As many insurance industry observers know, one of the great concerns within the industry now is the possible impact of “silent cyber” – that is, the potential for cybersecurity-related coverage outside of purpose-built cyber insurance policies. In the following guest post, Umesh Pratapa takes a look at the silent cyber phenomenon.  A version of this article previously was published on Umesh’s website (here). Umesh is an independent insurance consultant based in India. I would like to thank Umesh for allowing me to publish his article as a guest post on this site. I welcome guest post submissions from responsible authors on topics of interest to this site’s readers. Please contact me directly if you would like to submit a guest post. Here is Umesh’s article.
Continue Reading Guest Post: Silent Cyber – Is it Deafening?

Francis Kean

Earlier this month I published a guest post in which John McCarrick and Paul Schiavone suggested various policy terms and conditions they proposed should be revisited as D&O insurers seek profitability. My comments on their proposals appeared as an appendix to John and Paul’s article. John and Paul’s article has provoked a series of responses. Last week, I published a second guest post in which Paul Ferrillo provided his thoughts in response to John and Paul’s article. And in yet another guest post, Gil Isidro provided his comments as well. Now, as set out below, Francis Kean adds his voice to the dialog. Francis is Executive Director FINEX Willis Towers Watson. I would like to thank Francis for allowing me to publish his comments. Here is Francis’s article.
Continue Reading Guest Post: D&O Insurance: A Crisis of Complexity

Many of you probably saw the news this past week that Target has filed a lawsuit against one of its insurers over losses the company sustained in connection with the company’s 2014 data breach. The Target lawsuit is the latest in a series of high profile insurance battles in which companies are seeking to recoup losses resulting from cybersecurity incidents. However, as my friend, colleague, and Cyber insurance maven Mickey Estey pointed out to me, in its lawsuit Target is in fact not seeking to recover its claimed losses under a cyber insurance policy; rather, in its latest lawsuit, Target is seeking to recover for certain of its losses under its general liability policy. The Target lawsuit is only the latest in a series of high-profile insurance disputes in which companies that have sustained losses from a cybersecurity event are seeking coverage under a variety of different types of policies.
Continue Reading Seeking Insurance for Cybersecurity-Related Losses

Dan Wolf

As I discussed in a recent post, in July 2019, a Delaware Superior Court judge held that an appraisal action is a Securities Claim within the meaning of the applicable D&O insurance policy. While this part of the court’s ruling was noteworthy, there was another part of the court’s ruling that was also important. In addition to the Securities Claim issue, the court also determined that policy provided coverage for pre-judgment interest on the fair value payment in the appraisal action, even though the policy did not provide coverage for the payment itself.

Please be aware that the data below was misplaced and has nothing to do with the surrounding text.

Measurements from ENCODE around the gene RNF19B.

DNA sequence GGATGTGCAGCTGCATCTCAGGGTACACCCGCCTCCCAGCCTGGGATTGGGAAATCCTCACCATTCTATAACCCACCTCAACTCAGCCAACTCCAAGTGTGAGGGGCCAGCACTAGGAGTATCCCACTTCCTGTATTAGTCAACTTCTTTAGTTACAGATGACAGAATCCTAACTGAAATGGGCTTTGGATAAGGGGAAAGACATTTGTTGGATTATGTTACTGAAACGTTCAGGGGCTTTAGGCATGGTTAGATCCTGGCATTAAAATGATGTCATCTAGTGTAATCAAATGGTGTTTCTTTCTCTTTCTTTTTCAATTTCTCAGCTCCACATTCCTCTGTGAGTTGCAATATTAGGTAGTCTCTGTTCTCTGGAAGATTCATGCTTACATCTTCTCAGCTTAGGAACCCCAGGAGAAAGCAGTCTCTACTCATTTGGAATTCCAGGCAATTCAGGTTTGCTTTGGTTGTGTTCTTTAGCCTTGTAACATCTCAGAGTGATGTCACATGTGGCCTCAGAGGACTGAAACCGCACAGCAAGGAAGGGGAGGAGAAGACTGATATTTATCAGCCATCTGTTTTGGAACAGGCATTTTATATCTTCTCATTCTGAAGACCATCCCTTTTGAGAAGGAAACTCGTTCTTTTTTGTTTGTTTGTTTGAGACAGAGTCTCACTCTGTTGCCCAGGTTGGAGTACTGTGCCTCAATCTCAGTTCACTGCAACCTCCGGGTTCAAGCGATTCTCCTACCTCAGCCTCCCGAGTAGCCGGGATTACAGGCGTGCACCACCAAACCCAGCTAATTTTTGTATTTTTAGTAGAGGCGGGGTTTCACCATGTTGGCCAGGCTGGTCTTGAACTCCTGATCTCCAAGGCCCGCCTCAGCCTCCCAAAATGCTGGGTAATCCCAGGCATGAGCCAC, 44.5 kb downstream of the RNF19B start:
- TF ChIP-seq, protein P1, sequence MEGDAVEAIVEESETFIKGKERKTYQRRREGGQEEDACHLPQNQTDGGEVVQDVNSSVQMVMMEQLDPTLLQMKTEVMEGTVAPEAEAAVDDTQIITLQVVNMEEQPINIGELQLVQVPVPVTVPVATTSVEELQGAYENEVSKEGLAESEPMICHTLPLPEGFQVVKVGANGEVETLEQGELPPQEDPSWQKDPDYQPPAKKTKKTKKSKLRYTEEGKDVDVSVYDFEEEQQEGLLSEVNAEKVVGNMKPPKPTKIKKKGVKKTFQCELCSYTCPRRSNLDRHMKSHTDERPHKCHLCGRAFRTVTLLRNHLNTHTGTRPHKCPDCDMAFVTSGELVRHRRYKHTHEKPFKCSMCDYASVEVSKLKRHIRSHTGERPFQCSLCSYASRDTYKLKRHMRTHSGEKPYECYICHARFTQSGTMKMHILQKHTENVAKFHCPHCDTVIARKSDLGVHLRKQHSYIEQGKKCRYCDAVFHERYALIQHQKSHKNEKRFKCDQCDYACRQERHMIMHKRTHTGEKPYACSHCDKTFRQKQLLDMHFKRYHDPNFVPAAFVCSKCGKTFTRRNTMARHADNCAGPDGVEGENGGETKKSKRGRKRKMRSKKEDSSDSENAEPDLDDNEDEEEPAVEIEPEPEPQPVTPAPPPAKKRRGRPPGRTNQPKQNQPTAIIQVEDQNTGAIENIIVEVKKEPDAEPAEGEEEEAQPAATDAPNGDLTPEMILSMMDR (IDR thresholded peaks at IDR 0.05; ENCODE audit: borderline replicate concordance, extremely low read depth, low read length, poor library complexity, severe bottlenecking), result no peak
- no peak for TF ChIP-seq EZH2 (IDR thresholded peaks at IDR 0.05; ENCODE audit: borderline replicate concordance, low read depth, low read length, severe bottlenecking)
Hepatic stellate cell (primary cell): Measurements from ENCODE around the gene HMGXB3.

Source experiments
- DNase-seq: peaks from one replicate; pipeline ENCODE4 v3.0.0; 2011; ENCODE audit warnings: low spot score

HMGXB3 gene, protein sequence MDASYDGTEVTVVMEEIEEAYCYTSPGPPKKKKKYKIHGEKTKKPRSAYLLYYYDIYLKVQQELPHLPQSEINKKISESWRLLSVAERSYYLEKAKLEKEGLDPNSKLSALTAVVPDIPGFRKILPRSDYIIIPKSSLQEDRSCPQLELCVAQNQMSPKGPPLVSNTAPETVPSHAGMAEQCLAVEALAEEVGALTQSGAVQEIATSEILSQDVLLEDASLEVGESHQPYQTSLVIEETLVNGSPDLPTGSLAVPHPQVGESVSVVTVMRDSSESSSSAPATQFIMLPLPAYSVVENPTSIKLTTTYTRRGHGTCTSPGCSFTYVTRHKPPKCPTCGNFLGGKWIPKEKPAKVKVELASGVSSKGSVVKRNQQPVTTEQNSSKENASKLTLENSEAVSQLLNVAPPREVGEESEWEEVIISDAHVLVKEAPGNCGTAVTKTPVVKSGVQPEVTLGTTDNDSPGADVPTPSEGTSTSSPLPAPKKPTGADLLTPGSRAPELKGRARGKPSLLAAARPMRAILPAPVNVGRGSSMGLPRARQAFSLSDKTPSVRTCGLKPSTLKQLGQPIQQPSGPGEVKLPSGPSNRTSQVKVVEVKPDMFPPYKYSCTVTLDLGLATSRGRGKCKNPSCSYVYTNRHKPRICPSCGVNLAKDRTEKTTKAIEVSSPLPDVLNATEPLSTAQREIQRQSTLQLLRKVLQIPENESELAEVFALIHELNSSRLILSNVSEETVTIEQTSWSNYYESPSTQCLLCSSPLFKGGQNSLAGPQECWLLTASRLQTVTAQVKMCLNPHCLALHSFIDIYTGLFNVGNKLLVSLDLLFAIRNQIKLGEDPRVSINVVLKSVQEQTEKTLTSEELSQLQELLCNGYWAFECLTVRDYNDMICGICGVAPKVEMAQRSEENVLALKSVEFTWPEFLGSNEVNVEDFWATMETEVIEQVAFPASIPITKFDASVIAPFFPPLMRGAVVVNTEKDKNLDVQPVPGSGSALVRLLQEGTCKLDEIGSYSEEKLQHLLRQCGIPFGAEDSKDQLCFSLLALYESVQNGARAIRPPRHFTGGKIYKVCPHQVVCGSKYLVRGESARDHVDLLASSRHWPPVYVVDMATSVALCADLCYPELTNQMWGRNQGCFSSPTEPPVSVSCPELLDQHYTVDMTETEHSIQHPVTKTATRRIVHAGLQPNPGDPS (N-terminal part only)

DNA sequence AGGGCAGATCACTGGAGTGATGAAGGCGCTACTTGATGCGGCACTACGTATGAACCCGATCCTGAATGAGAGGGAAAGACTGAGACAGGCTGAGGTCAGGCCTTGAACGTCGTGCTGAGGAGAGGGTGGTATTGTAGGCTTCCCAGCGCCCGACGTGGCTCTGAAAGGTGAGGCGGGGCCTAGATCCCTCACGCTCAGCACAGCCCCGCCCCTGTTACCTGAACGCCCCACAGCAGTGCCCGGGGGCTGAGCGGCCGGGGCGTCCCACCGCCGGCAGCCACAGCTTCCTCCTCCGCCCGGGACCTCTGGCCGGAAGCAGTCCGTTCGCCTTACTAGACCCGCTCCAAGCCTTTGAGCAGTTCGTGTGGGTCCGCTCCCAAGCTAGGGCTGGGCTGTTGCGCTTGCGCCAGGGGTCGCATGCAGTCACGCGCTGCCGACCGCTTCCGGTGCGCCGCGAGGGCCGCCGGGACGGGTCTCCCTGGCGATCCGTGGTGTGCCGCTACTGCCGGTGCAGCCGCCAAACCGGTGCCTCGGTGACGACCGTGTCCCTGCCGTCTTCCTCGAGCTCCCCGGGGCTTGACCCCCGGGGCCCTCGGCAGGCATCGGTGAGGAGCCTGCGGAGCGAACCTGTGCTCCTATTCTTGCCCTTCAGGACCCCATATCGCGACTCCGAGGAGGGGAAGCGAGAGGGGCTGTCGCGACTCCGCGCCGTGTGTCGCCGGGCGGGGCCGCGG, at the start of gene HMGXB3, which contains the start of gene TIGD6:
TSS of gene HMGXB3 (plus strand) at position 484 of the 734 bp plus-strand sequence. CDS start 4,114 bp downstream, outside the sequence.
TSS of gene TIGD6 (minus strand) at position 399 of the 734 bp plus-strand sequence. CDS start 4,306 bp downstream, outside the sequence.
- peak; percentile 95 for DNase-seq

In the following guest post, Dan Wolf, an associate at the Gilbert law firm, takes a look at the pre-judgment interest aspect of the recent Delaware opinion. Among other things, Dan suggests that this aspect of the court’s decision changes defendants’ analysis of whether or not to prepay appraisal claimants. A version of this article first appeared on his firm’s blog, here. I would like to thank Dan for his willingness to allow me to publish his article as a guest post on this site. I welcome guest post submissions from responsible authors on topics of interest to this blog’s readers. Please contact me directly if you would like to submit a guest post. Here is Dan’s article.
Continue Reading Guest Post: Delaware Court Ruling Creates New Wrinkle for Defendants Evaluating Appraisal Claims

One way or the other, I have been doing D&O for more than 35 years. One of the reasons I love what I do is that there is always something new and so I am always learning. This week’s new thing is a recent ruling by a federal district court ruling that a debtor’s insurer could not rely on a bankruptcy exclusion in the debtor’s D&O policy to deny coverage for an underlying claim because the exclusion violates the bankruptcy code’s probation against ipso facto provisions in executory contracts. In all my years, I don’t believe I have ever run across the bankruptcy code’s ipso facto provision prohibition, so the district court’s ruling in this case was a learning opportunity for me – and I suspect it will be for most readers as well.
Continue Reading D&O Policy’s Bankruptcy Exclusion is a Prohibited Ipso Facto Provision and Unenforceable